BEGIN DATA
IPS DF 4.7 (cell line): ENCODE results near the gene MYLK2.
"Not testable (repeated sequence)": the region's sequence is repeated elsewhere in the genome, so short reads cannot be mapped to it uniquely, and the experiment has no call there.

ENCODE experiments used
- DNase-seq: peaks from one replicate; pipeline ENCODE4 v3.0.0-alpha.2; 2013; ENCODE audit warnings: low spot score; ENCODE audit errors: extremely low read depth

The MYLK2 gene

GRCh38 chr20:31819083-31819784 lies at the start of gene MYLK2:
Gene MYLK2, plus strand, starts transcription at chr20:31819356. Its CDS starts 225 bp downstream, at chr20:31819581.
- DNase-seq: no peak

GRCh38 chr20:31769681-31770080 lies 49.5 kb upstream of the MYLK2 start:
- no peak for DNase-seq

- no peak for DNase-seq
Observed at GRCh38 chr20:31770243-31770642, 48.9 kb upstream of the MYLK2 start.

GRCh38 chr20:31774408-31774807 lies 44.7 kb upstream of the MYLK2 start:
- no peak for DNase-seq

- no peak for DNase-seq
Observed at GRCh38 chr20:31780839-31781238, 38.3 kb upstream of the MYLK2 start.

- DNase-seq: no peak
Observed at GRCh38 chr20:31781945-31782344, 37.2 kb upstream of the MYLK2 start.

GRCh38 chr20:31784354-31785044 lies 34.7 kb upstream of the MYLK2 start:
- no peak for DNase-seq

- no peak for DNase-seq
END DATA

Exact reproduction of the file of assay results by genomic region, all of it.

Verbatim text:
IPS DF 4.7 (cell line): ENCODE results near the gene MYLK2.
"Not testable (repeated sequence)": the region's sequence is repeated elsewhere in the genome, so short reads cannot be mapped to it uniquely, and the experiment has no call there.

ENCODE experiments used
- DNase-seq: peaks from one replicate; pipeline ENCODE4 v3.0.0-alpha.2; 2013; ENCODE audit warnings: low spot score; ENCODE audit errors: extremely low read depth

The MYLK2 gene

GRCh38 chr20:31819083-31819784 lies at the start of gene MYLK2:
Gene MYLK2, plus strand, starts transcription at chr20:31819356. Its CDS starts 225 bp downstream, at chr20:31819581.
- DNase-seq: no peak

GRCh38 chr20:31769681-31770080 lies 49.5 kb upstream of the MYLK2 start:
- no peak for DNase-seq

- no peak for DNase-seq
Observed at GRCh38 chr20:31770243-31770642, 48.9 kb upstream of the MYLK2 start.

GRCh38 chr20:31774408-31774807 lies 44.7 kb upstream of the MYLK2 start:
- no peak for DNase-seq

- no peak for DNase-seq
Observed at GRCh38 chr20:31780839-31781238, 38.3 kb upstream of the MYLK2 start.

- DNase-seq: no peak
Observed at GRCh38 chr20:31781945-31782344, 37.2 kb upstream of the MYLK2 start.

GRCh38 chr20:31784354-31785044 lies 34.7 kb upstream of the MYLK2 start:
- no peak for DNase-seq

- no peak for DNase-seq